Repairs and a ballet of Brazilian gybes
Like the top two in the Transat Jacques Vabre, the Maxi Edmond de Rothschild has been weaving her way downwind along the edge of the traffic exclusion zone off northern Brazil. This game of gybes, which has already required a great deal of manoeuvring and concentration from the duos, has been spiced up by a rather tough DIY session aboard the five-arrow giant. However, the news from the open ocean is positive this Saturday! The skipper spent a large part of last night at the back of the central hull repairing yesterday morning’s damage to the steering system. There has been considerable loss of ground in the ranking on both the Maxi Banque Populaire XI and SVR-Lazartigue, but thanks to all their efforts and constantly taking it in turns at the helm, Charles Caudrelier and Erwan Israël have managed to maintain an acceptable lead ahead of their rivals. Some 1,500 miles from the finish, there is still a long way to go, especially with the curveball presented by a second passage of the doldrums over the coming hours. This is not a scenario the top two maxi-multihulls will have to deal with however, so they will likely extend their lead still further before Fort-de-France.
Steering system operational again     

Since the start of the Transat Jacques Vabre, the crew of the Maxi Edmond de Rothschild has had to contend with a certain number of technical issues. Yesterday morning though, they suffered serious damage to the steering system, forcing them to take it in turns helming the giant using just the central rudder. Indeed, the steering arm, which connects the central rudder to the float rudders, broke during an impact. Back on land, the team led by Pierre Tissier, technical director, and David Boileau, the Maxi Edmond de Rothschild’s boat captain, immediately sprang into action to come up with a repair procedure to send to the sailors. Late last night, the skipper of Gitana 17 found the energy to action the recommendations put forward by the members of Gitana Team, a mammoth task which the shore team hailed as a success on this the anniversary of the armistice: “The proposed repair was studied in depth. It was feasible but rather difficult to pull off at sea and out on the racetrack. Indeed, it was out of the question to bring the boat to a standstill. Charles took the time to rest yesterday in order to put it into action last night. This repair required work to the central hull, astern of the aft beam. We were seriously impressed given that it required a lot of tools and work!”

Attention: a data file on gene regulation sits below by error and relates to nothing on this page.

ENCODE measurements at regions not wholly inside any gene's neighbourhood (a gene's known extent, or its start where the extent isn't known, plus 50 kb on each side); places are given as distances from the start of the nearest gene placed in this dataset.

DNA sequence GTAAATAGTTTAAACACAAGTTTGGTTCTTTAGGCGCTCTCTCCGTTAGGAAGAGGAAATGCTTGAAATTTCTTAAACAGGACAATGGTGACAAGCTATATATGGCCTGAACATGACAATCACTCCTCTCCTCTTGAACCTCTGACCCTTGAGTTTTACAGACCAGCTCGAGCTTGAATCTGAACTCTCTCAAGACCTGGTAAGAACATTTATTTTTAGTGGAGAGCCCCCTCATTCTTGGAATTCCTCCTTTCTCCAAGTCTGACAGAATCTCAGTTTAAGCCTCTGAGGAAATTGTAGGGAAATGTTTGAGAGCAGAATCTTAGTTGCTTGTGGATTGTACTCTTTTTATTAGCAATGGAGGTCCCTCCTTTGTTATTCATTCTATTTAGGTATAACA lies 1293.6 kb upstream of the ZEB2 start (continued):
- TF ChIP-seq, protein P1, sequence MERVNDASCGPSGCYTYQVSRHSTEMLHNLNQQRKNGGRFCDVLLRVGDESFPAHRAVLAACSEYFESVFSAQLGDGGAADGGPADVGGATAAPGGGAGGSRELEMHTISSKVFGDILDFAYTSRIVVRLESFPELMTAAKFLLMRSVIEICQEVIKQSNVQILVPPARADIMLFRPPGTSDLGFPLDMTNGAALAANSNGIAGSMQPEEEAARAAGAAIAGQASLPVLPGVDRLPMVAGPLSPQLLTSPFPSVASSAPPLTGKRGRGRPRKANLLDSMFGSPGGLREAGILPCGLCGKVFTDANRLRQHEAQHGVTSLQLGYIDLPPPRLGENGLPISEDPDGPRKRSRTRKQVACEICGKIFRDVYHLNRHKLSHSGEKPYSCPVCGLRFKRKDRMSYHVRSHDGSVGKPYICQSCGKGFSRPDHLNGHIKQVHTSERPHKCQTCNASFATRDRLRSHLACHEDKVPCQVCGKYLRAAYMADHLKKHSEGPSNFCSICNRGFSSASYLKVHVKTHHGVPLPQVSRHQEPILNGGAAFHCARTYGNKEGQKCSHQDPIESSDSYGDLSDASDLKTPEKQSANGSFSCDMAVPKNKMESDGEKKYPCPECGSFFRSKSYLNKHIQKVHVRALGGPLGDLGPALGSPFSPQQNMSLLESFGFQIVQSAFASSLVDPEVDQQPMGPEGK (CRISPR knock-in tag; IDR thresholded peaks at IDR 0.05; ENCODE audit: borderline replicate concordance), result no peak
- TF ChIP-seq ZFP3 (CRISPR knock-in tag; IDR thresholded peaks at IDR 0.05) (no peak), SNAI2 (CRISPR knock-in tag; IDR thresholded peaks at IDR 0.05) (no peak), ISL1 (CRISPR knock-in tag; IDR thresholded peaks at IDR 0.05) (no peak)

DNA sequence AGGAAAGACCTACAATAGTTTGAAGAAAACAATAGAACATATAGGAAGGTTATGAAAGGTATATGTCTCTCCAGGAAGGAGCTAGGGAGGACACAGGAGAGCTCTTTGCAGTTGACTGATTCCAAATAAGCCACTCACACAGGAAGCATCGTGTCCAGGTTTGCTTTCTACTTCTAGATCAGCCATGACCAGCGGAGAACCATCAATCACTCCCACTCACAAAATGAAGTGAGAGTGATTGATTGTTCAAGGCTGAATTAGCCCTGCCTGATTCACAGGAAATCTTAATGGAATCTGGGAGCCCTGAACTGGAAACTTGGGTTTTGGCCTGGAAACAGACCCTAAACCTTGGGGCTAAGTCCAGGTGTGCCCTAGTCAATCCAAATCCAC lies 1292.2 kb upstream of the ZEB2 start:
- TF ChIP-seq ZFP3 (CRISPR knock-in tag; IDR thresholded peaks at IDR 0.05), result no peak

The skipper gave us an insight into the work required and the rather special efforts last night off the Brazilian coast: “We haven’t communicated a great deal since yesterday because, as you know, we’ve had some steerage issues and we’ve been forced to helm the whole time, as we only had the central rudder to sail with. We got a bit exhausted working all night and at one point the autopilot kind of took over again for a bit without causing us to lose too much speed. The news this morning is rather good. On the advice of the shore team, I spent the end of last night doing a spot of DIY with a view to attempting repairs to the steering system and it’s working! It’s been successful for now so we’re pretty happy with that. I’ve never used so many tools on the Maxi Edmond de Rothschild.”   

A second doldrums   

This breakage has caused the Maxi Edmond de Rothschild to lose a lot of ground in relation to the head of the fleet. At the 15:00 UTC ranking, she had a deficit of over 500 miles behind the Maxi Banque Populaire XI compared with 263 miles at the same time yesterday. However, the damage is not the only reason for that because, at the front of the fleet, the crews also benefited from better weather, as the onshore weather cell explained: “The doldrums is swelling up again. Up ahead, they have more breeze and will always have more breeze than us, and above all they’ll benefit from breeze further to the left so they’ll be able to sail a virtually direct course towards the finish. For our part, the wind will come more from the right, which means that we’ll have to continue gybing so we’ll essentially have to sail further to reach Fort-de-France.”  In short, the further in front you are, the fewer miles you have to sail. This also goes some way to explaining why the distance between Banque Populaire and SVR-Lazartigue has tripled over the past 24 hours. As a result, there should be significant deficits opening up between the leader and the rest of the fleet at the finish.     

Though the Maxi Edmond de Rothschild is still not operating at her true potential, she now has more weapons at her disposal to try to defend her podium place as Charles Caudrelier concluded this morning: “We’re not firing on all cylinders, but we can now sail under autopilot, get some rest and tone down our fear of capsizing a little… Indeed, sailing the boat with a single rudder in the pitch black is not easy. The steering system has been playing up since the start, preventing us from getting the best out of the boat. It’s quite frustrating, but it’s important to keep focusing on moving forward. First place looks a long way off this morning with an injured boat, but we’ll try to hang onto our 3rd place. That’s our aim!”            

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